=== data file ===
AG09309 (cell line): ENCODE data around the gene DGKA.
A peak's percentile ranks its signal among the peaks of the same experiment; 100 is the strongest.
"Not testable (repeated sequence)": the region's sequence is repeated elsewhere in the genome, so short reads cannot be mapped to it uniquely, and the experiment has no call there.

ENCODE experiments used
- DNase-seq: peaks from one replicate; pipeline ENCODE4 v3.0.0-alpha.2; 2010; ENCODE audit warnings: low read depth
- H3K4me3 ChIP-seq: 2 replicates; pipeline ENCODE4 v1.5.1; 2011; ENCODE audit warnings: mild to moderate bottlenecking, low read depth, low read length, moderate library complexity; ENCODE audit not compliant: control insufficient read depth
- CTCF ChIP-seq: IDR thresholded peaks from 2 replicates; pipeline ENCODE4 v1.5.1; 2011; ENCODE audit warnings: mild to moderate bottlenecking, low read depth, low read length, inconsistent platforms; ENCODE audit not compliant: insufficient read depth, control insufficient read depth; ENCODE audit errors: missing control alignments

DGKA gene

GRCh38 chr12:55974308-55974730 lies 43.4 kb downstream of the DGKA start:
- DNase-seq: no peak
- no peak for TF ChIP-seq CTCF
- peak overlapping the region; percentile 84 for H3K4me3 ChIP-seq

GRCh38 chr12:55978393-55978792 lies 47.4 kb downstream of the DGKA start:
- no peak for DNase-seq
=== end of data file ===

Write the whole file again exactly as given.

AG09309 (cell line): ENCODE data around the gene DGKA.
A peak's percentile ranks its signal among the peaks of the same experiment; 100 is the strongest.
"Not testable (repeated sequence)": the region's sequence is repeated elsewhere in the genome, so short reads cannot be mapped to it uniquely, and the experiment has no call there.

ENCODE experiments used
- DNase-seq: peaks from one replicate; pipeline ENCODE4 v3.0.0-alpha.2; 2010; ENCODE audit warnings: low read depth
- H3K4me3 ChIP-seq: 2 replicates; pipeline ENCODE4 v1.5.1; 2011; ENCODE audit warnings: mild to moderate bottlenecking, low read depth, low read length, moderate library complexity; ENCODE audit not compliant: control insufficient read depth
- CTCF ChIP-seq: IDR thresholded peaks from 2 replicates; pipeline ENCODE4 v1.5.1; 2011; ENCODE audit warnings: mild to moderate bottlenecking, low read depth, low read length, inconsistent platforms; ENCODE audit not compliant: insufficient read depth, control insufficient read depth; ENCODE audit errors: missing control alignments

DGKA gene

GRCh38 chr12:55974308-55974730 lies 43.4 kb downstream of the DGKA start:
- DNase-seq: no peak
- no peak for TF ChIP-seq CTCF
- peak overlapping the region; percentile 84 for H3K4me3 ChIP-seq

GRCh38 chr12:55978393-55978792 lies 47.4 kb downstream of the DGKA start:
- no peak for DNase-seq